Study provides nuanced answer to whether KIPP students have higher college graduation rates

KIPP, the largest charter school network in the country, prides itself on its commitment to guiding students to and through college, so a recent study provided a compelling evaluation of its model.

In the study, researchers compared students who won a random lottery to attend a KIPP middle school with those who lost the lottery. The result: both groups attained college degrees at a similar rate of 22%. Mathematica, the company conducting the research, concluded that “KIPP middle schools had little to no impact on four-year degree completion rates.”

However, the researchers then analyzed a subset of students who also attended a KIPP high school, although this portion of the study was not based on a random lottery. The results from this subset were encouraging, showing that attending both a KIPP middle and high school significantly increased students’ chances of enrolling in and completing college.

These findings were highlighted by KIPP officials and the media when the study was released last month.

Combining the results, however, presents a nuanced assessment of KIPP charter schools. The combined outcomes for middle and high school are promising, aligning with KIPP’s track record of improving student learning. Nevertheless, the less encouraging results from middle school alone are based on a larger and more methodologically robust group of students due to the random lottery selection.

As a result, some experts argue that more research is necessary before definitive conclusions can be drawn about KIPP.

“This is suggestive evidence,” said Jon Baron, President for the Coalition for Evidence Based Policy, commenting on the middle and high school results. “This really needs to be tested in further study before being accepted.”

(Baron previously held a position at Arnold Ventures, the philanthropic organization that funded this research.)

The study examined over 2,000 students who applied to attend one of 21 KIPP middle schools in either 2008, 2009, or 2011. The researchers tracked and compared the outcomes of lottery winners and losers over the next decade and beyond.

Prior research has demonstrated that KIPP improves test scores, but this new study reveals limited long-term benefits from attending a KIPP middle school. While there was a suggestion that students were more likely to enroll in college, they persisted and graduated at similar rates as students who lost the KIPP lottery. This analysis forms the study’s “primary analysis.”

However, the Mathematica researchers also conducted an additional “exploratory analysis,” indicating a slightly lower level of confidence in these findings. In this secondary analysis, the study employed a rigorous approach that was not based on a random lottery. (Despite this, several news outlets and commentators inaccurately described these exploratory findings as lottery-based.)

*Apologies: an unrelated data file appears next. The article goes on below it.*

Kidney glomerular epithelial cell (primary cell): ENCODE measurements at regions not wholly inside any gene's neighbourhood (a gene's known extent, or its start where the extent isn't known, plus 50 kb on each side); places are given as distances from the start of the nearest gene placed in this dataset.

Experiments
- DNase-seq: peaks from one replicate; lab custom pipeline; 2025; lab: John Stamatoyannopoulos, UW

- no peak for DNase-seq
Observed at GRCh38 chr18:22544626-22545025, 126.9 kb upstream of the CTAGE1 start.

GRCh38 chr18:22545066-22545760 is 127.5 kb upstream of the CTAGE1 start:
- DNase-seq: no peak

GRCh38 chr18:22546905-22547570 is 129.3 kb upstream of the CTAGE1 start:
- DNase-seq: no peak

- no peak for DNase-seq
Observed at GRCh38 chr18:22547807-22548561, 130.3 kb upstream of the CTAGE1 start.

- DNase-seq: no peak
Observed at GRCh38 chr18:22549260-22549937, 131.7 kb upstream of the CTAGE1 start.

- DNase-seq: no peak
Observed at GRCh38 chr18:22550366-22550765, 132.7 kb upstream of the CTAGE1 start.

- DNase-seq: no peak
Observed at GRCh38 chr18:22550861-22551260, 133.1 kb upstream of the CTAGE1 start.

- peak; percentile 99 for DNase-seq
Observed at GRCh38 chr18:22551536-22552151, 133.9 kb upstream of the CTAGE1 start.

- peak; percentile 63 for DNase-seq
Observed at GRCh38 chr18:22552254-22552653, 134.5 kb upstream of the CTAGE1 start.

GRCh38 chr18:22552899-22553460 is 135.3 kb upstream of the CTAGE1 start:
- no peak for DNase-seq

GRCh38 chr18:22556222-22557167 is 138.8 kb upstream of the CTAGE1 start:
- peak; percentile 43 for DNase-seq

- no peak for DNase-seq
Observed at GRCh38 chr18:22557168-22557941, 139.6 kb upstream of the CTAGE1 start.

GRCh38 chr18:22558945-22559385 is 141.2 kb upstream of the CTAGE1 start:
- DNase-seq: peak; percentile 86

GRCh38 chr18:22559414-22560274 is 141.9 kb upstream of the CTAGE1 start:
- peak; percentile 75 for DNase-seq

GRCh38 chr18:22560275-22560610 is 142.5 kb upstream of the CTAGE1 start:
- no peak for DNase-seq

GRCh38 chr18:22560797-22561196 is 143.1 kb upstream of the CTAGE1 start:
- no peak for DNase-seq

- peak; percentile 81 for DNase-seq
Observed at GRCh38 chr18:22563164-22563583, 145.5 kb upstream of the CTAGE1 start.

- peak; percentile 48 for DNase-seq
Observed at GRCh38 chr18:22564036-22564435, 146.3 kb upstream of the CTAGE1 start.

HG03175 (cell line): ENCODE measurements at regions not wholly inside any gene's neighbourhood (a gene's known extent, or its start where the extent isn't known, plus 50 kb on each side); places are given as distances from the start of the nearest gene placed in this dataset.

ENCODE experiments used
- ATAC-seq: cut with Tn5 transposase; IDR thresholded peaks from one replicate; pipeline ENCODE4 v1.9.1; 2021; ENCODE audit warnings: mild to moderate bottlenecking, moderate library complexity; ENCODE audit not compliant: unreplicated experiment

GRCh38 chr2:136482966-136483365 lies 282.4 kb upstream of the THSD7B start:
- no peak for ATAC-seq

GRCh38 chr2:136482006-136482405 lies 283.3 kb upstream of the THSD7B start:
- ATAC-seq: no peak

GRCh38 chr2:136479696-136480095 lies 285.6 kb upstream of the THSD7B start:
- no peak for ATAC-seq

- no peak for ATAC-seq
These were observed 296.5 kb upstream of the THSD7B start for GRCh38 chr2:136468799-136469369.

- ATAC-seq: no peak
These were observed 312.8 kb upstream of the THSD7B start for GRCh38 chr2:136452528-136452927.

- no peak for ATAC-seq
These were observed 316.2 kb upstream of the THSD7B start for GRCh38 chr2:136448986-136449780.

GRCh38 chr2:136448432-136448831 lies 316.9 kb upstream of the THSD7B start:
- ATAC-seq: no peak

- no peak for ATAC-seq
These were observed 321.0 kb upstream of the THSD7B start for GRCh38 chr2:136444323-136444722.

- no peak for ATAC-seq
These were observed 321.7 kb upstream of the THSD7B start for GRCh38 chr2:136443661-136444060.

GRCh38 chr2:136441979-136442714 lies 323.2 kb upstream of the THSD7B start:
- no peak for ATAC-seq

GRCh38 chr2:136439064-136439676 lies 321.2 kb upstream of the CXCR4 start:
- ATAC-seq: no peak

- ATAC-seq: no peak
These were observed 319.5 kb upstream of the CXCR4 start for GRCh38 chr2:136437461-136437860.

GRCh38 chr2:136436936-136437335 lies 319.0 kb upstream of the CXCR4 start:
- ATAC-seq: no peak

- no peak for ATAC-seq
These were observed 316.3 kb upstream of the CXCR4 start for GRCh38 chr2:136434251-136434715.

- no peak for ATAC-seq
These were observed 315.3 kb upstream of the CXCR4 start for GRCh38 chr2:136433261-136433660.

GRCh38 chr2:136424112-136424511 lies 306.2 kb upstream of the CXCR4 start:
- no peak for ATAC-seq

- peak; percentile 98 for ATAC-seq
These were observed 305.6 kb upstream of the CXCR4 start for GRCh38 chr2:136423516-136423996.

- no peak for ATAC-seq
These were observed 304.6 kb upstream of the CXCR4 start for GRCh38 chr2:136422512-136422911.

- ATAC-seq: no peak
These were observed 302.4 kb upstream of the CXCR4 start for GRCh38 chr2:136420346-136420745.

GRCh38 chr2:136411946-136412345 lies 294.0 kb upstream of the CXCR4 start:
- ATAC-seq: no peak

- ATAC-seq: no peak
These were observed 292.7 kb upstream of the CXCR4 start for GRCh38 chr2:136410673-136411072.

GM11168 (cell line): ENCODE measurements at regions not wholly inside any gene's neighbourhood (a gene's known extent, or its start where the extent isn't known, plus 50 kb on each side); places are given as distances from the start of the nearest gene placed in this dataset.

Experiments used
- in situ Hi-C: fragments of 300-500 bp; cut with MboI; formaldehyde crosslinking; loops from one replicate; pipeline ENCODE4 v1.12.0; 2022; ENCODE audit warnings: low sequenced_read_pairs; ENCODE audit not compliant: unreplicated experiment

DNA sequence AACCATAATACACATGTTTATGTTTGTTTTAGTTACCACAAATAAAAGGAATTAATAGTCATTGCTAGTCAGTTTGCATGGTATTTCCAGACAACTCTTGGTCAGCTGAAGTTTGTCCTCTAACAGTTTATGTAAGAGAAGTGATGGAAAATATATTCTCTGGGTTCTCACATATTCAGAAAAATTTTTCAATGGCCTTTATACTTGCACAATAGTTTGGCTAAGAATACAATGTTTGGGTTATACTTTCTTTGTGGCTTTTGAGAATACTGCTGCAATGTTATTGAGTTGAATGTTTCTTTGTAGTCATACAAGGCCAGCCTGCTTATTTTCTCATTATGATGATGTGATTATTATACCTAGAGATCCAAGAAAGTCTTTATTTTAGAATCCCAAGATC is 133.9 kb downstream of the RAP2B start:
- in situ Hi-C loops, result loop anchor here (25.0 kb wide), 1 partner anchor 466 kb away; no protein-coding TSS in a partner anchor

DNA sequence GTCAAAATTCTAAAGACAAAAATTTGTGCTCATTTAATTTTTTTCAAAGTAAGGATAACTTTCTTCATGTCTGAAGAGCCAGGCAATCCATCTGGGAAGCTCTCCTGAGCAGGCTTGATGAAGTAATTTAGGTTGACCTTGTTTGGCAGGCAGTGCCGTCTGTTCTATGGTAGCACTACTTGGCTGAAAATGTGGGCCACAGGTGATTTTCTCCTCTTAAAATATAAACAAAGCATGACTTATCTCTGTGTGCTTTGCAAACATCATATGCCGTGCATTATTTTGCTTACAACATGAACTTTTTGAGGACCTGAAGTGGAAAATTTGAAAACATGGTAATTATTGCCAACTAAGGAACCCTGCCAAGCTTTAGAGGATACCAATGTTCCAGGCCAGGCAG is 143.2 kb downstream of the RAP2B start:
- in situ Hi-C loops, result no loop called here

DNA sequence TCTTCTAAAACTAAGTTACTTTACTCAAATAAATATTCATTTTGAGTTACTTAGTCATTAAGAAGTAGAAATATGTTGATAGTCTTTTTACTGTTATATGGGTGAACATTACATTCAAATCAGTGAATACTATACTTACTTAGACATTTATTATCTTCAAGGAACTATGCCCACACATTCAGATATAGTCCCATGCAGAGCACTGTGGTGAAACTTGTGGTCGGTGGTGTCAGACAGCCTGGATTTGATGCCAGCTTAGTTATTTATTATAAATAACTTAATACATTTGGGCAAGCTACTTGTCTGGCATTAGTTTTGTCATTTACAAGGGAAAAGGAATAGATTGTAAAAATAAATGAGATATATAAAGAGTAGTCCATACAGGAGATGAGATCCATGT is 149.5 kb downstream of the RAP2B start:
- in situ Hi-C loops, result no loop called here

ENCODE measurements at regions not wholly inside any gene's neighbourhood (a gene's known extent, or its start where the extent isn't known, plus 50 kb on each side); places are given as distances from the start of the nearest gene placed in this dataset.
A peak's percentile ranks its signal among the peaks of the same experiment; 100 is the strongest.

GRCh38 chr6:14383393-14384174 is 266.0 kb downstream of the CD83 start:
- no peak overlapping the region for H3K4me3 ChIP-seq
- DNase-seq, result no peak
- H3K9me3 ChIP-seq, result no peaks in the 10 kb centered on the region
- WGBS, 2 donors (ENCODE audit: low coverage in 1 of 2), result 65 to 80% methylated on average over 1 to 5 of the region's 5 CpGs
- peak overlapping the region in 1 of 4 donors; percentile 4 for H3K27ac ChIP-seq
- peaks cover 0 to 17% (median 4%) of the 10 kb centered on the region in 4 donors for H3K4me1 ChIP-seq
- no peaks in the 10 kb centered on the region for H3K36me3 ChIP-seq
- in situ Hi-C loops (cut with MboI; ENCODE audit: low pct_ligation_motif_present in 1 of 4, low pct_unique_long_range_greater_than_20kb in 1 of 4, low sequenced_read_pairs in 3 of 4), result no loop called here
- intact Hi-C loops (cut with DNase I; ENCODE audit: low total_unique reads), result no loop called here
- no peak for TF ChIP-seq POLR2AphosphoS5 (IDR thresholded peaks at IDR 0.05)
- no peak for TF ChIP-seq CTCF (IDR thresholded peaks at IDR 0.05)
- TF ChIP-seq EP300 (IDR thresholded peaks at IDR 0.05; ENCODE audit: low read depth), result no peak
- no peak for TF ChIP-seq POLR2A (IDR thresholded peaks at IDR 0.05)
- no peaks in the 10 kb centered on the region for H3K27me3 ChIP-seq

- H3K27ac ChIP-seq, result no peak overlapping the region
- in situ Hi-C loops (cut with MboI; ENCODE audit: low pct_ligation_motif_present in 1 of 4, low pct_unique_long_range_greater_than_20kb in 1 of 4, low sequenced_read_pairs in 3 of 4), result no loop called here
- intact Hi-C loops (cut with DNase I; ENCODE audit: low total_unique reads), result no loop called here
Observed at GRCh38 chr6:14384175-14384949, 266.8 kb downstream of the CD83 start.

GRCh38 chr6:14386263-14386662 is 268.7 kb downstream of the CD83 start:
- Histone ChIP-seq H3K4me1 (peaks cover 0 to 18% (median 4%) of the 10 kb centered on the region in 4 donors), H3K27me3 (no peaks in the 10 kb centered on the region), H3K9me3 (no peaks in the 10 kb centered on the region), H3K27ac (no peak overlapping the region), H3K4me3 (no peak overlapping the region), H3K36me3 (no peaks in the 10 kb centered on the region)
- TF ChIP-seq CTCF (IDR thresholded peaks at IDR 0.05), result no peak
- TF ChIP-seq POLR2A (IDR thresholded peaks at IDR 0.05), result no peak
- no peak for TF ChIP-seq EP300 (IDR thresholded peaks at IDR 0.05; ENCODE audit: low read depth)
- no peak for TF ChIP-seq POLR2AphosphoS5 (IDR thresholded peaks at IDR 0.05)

This secondary analysis focused on a smaller group of KIPP middle school students who also attended a KIPP high school. These students demonstrated significant benefits from the extended KIPP education, with 39% of them earning a four-year college degree compared to 20% in a comparison group.

These results, shared with reporters prior to the study’s release, were praised by KIPP leaders.

“The Mathematica study shows that a continuous KIPP education, spanning middle school and high school, is transformative and has the potential to close the educational opportunity gaps faced by Black and Latinx students,” stated Shavar Jeffries, CEO of the KIPP Foundation.

The Mathematica researchers suggest that these gains may be attributed to the emphasis KIPP high schools place on guiding students toward college. The study proposes that “this large effect results from combining the well-established benefits of attending a KIPP middle school (a substantial boost to students’ academic achievement) with the strong emphasis on college-related support found in KIPP high schools.”

However, the two sets of findings present something of a puzzle: the group of KIPP middle and high school students who experienced significant gains in college completion were a small subset of the larger group of middle school students who did not observe any improvements. Nevertheless, the overall impact on college completion for middle school students was estimated to be close to zero. Ira Nichols-Barrer, one of the Mathematica researchers, suggests that this is because the middle and high school group constituted a small subset of the entire sample.

He affirms that further research would help clarify the discrepancy between the study’s two major findings. “Our hope is that this study is not the final phase,” he added.

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